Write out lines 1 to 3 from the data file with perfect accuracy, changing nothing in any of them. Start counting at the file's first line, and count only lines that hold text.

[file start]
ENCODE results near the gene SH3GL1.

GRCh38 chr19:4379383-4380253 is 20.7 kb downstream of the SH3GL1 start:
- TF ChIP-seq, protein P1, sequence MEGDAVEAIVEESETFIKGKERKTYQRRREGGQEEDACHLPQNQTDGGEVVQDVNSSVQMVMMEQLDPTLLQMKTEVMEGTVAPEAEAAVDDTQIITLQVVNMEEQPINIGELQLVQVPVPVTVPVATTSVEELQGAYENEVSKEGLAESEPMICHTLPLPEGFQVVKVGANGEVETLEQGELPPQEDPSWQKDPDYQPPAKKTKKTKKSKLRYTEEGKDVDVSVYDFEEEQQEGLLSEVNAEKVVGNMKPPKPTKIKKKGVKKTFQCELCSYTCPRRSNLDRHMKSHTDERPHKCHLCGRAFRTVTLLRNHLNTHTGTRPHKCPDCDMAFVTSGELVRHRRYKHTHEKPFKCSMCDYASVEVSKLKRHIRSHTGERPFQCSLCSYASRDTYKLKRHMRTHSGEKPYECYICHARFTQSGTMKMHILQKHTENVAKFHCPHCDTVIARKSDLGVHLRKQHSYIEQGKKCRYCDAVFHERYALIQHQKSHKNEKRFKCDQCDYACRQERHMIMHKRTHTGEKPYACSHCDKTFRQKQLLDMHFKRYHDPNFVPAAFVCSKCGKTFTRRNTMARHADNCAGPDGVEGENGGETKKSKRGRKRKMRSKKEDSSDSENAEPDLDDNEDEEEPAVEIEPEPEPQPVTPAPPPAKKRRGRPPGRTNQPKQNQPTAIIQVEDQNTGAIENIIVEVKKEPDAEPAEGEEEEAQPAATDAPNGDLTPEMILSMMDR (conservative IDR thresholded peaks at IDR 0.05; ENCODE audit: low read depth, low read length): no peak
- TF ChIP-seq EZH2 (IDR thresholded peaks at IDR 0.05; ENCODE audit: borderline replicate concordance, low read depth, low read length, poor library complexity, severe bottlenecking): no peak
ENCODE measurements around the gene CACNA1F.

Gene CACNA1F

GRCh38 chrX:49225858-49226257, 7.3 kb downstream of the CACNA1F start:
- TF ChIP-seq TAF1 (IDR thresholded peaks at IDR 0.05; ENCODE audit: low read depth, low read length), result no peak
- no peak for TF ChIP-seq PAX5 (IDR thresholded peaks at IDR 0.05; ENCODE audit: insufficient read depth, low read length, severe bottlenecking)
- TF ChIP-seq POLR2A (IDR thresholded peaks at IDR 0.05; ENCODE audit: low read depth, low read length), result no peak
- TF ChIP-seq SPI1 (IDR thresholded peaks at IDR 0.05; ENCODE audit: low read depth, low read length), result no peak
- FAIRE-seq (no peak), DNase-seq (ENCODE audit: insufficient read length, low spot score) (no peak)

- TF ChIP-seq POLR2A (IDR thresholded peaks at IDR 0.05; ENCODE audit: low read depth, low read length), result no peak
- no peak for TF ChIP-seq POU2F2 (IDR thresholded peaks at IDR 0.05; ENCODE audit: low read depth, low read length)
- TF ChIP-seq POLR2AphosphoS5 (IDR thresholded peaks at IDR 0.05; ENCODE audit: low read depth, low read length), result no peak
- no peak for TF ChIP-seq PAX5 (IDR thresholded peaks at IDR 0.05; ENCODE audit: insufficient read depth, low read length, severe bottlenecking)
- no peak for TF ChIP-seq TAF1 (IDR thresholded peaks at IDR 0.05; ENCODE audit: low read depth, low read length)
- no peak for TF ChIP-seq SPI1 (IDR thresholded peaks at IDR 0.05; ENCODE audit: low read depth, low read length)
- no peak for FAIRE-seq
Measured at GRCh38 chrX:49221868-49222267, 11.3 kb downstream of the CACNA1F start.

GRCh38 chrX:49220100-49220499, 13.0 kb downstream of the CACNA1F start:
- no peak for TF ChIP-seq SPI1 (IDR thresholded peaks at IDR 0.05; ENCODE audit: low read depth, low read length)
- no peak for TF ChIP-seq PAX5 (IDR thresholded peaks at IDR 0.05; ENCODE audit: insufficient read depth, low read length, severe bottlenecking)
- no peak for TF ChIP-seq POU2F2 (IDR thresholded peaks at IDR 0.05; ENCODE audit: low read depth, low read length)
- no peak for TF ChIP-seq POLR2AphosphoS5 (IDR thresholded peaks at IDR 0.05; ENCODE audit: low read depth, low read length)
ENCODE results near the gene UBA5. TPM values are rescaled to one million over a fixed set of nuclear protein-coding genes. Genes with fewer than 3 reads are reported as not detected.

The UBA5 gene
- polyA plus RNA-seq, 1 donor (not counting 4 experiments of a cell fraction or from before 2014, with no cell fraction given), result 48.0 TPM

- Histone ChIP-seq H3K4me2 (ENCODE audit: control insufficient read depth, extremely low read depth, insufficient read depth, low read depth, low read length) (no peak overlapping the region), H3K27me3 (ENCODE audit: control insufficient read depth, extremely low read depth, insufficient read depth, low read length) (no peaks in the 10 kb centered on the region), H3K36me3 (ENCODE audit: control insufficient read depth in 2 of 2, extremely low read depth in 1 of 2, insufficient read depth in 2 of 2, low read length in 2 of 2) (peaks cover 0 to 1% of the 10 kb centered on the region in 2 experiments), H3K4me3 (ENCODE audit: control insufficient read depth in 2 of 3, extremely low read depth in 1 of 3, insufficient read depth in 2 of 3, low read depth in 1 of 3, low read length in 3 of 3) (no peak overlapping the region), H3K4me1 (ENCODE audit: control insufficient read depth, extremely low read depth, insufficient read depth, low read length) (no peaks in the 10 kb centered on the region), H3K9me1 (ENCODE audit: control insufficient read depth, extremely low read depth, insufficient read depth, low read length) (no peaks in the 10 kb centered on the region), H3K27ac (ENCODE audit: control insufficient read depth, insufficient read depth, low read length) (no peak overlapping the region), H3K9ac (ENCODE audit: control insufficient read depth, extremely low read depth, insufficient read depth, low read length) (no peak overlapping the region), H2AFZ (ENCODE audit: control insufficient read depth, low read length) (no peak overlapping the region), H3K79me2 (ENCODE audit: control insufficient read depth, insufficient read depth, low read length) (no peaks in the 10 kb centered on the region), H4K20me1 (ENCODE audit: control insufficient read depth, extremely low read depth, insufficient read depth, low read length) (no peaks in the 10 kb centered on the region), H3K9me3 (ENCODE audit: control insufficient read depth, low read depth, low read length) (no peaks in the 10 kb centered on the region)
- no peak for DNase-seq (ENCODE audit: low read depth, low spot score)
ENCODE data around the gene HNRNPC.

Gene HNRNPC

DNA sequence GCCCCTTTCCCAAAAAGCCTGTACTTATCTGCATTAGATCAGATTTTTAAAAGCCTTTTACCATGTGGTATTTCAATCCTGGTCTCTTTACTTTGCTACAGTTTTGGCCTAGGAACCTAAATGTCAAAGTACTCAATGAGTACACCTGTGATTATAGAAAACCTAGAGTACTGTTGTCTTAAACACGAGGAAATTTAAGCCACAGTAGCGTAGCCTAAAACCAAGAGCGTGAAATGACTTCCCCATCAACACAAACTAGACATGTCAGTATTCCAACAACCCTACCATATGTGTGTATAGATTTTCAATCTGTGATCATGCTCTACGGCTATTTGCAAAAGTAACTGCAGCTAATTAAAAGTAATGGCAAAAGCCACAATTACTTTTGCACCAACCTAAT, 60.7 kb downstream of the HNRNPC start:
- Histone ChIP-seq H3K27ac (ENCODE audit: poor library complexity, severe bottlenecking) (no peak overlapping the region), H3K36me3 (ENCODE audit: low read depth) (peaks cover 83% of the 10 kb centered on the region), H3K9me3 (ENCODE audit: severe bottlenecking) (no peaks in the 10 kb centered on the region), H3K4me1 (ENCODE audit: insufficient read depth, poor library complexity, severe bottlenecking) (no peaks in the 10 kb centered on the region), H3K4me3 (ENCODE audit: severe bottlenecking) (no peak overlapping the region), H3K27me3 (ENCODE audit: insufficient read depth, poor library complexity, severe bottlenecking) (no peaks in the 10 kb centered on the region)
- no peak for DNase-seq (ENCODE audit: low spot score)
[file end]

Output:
ENCODE results near the gene SH3GL1.

GRCh38 chr19:4379383-4380253 is 20.7 kb downstream of the SH3GL1 start:
- TF ChIP-seq, protein P1, sequence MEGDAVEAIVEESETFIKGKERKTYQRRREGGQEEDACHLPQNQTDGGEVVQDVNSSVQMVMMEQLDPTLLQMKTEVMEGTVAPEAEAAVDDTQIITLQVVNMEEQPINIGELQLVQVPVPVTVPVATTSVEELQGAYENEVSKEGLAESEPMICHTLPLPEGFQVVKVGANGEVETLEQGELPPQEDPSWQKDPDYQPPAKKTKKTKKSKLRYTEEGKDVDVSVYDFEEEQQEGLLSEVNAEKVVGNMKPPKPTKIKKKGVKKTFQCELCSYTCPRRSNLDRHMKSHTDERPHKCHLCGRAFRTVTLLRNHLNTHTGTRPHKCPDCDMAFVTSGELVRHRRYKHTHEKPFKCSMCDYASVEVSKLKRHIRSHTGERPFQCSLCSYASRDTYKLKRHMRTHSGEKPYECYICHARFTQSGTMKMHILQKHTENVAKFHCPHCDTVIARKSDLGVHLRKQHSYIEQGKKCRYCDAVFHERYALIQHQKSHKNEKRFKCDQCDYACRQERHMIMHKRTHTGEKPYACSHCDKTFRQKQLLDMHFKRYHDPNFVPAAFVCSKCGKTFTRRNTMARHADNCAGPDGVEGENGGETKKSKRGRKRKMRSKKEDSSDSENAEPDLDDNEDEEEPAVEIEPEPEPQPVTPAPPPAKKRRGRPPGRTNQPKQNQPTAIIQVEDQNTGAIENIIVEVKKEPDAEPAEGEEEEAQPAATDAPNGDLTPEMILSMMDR (conservative IDR thresholded peaks at IDR 0.05; ENCODE audit: low read depth, low read length): no peak